Even if you have never worked a day, you may be eligible Social benefits based on your husband’s or wife’s earnings. Or, if you worked but earned significantly less than your spouse, you could get a boost in your own social security checks.
While you are eligible to receive these payments as early as age 62, the age at which you claim your benefits will affect the amount you receive. As with most things, timing is everything when it comes to social security.
Social Security Spouse Services: A Primer
Spouse benefits from social security date back to the 1930s, designed to provide support to women who were dependent on their husbands for financial support. As the modern household has developed into a family with two incomes, both spouses are often entitled to social security based on their own work, but the system has not left the low-paid spouse.
You can receive spouse benefits if you are at least 62 years old and your spouse receives pension or disability benefits from Social Security. You are also entitled to benefits, regardless of age, if you are caring for a child under the age of 16 or for an adult child who was disabled before the age of 22.
When to apply for benefits
At full retirement age, the spouse benefit to which you are entitled is 50% of the benefit for the highest-earning spouse. If the social security you earned is $ 900 and your spouse receives $ 2,000, you will receive an additional $ 100 per month in spousal benefits to bring your payment to $ 1,000 – or 50% of your spouse’s. If your own social security earnings exceed the amount of 50%, you will not receive a spouse benefit.
However, the size of the spouse benefit you receive depends on the age at which you apply for social security, and there are two benchmarks: age 62 and 67, which is the full retirement age for workers born after 1954.
If you apply at age 67, you will receive the full 50% of your spouse’s Social Security payment. If you apply as a 62-year-old, you will receive 32.5% of the spouse benefit. The amount increases on a sliding scale until you reach the 50% amount at the age of 67. The Social Security Administration has a calculator to specify the percentage you want to receive by entering your date of birth and the month and year you want to receive benefits.
“It’s easy to take the money and run as soon as you are eligible, usually when you’re 62,” he said Lyle Solomon, a financial expert and consumer bankruptcy attorney in California. “You have definitely paid into the system your entire working life and are now ready to charge your benefits. It’s also great to have a monthly income guarantee. ”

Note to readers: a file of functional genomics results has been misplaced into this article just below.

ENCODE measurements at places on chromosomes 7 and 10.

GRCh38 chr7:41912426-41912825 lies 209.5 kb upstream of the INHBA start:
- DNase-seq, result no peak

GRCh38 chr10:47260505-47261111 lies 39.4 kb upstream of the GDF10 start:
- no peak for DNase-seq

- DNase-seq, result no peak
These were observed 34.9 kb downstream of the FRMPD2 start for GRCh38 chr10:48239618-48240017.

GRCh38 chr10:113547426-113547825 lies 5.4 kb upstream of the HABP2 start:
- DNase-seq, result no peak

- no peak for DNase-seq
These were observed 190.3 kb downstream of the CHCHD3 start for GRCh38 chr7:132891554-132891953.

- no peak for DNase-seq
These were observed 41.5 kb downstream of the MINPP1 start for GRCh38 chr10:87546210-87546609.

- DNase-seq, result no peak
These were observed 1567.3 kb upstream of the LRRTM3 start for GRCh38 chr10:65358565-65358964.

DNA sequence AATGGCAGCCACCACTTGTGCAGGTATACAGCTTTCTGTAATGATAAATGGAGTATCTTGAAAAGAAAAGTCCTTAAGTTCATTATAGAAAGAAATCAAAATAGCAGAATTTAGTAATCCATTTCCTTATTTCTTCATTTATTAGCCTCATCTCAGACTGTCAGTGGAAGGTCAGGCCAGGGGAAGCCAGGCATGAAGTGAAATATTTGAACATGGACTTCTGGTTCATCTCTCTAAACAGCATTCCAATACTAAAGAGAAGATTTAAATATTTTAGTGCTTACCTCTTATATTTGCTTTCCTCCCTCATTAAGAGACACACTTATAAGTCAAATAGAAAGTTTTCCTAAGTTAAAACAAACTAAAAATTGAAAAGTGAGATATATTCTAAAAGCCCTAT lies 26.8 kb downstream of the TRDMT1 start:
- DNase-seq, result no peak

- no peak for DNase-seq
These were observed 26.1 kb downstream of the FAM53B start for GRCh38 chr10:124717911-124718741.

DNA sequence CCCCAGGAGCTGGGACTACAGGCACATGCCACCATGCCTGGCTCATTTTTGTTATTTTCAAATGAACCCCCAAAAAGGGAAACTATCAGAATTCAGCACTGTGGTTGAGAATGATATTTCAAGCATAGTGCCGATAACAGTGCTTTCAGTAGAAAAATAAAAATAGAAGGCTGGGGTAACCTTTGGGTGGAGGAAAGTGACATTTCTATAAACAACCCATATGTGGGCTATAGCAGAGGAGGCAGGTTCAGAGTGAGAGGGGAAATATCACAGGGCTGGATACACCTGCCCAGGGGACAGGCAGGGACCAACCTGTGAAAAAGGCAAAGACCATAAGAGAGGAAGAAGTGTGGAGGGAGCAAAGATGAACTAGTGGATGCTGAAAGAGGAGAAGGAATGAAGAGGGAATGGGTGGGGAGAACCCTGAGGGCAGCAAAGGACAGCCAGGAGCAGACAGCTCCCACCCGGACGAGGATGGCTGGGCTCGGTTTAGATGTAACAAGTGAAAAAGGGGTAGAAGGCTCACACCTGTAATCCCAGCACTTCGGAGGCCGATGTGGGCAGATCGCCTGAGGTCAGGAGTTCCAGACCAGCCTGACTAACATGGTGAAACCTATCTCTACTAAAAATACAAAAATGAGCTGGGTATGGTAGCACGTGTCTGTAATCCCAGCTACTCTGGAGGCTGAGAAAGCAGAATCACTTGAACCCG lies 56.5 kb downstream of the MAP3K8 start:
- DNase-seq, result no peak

But should you apply for benefits?
“Three main characteristics that can affect when you collect Social Security benefits are your health, longevity and retirement lifestyle,” Solomon said.
The disadvantages of applying at the age of 62
“In general, if someone is in good health and can pay monthly bills, it makes the most economic sense to postpone social security for as long as possible,” said Paul Tyler, chief marketing officer for Nassau Financial Group in Hartford, Conn.
Each month between the ages of 62 and 67, which you can expect, increases your eventual benefit.
“One of the best ways to maximize social security benefits is to make the most of your spouse’s benefits,” said Chuck Czajka, a certified social security strategist and founder of Macro money concepts in Stuart, Florida.
“Taking out early spouse benefits can significantly affect the benefits. A spouse can receive benefits as early as age 62, but it will result in a permanent reduction in benefits forever.”
Additionally, Czajka said, drawing on your benefits reduces the amount of money you can earn. If you are 62, healthy and still enjoying your work, it may pay to wait for your benefits. Your spouse’s benefits will be reduced if your job gives you more than $ 19,650 a year before you reach full retirement age.
“One thing to consider is that if you are still working as a 62-year-old, your benefits will be reduced and the benefits will be withheld $ 1 for every $ 2 you earn over $ 19,560,” Czajka said. “This can mean thousands of dollars over the course of your life.”
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This article was originally published on GOBankingRates.com: How an early social security requirement will affect spouses’ benefits